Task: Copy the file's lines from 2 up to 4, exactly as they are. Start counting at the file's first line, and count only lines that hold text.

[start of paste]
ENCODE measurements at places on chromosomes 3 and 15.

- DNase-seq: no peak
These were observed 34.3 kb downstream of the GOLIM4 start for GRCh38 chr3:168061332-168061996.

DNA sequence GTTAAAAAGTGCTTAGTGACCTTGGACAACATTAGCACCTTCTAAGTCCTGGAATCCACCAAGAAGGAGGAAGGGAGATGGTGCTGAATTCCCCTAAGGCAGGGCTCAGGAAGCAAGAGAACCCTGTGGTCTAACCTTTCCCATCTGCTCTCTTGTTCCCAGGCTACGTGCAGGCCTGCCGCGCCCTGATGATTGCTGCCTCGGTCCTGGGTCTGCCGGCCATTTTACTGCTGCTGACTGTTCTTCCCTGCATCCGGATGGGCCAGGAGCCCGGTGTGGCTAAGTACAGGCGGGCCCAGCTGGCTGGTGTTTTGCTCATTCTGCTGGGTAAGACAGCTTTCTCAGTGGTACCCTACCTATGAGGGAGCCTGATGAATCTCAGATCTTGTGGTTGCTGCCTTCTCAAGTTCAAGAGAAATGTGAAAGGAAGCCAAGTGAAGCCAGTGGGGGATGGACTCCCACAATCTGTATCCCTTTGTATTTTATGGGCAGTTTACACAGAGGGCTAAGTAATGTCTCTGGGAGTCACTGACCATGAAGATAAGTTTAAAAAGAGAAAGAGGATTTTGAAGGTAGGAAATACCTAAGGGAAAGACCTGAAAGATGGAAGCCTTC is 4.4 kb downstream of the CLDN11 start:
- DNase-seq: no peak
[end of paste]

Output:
- DNase-seq: no peak
These were observed 34.3 kb downstream of the GOLIM4 start for GRCh38 chr3:168061332-168061996.

DNA sequence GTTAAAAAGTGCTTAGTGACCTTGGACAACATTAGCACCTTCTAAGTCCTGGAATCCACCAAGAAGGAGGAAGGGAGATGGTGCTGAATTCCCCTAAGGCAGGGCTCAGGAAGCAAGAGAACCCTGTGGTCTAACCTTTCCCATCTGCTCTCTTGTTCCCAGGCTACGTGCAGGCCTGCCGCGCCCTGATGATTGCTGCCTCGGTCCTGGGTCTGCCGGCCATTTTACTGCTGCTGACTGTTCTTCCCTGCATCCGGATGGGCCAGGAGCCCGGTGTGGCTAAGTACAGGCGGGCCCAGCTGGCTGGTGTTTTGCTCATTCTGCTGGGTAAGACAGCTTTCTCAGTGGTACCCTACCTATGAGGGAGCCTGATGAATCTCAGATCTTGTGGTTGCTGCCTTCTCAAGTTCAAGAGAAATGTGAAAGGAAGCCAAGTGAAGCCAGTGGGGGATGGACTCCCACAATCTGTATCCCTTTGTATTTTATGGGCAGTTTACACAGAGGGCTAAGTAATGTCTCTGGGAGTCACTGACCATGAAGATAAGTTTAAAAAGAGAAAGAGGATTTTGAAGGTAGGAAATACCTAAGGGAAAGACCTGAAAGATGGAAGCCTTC is 4.4 kb downstream of the CLDN11 start: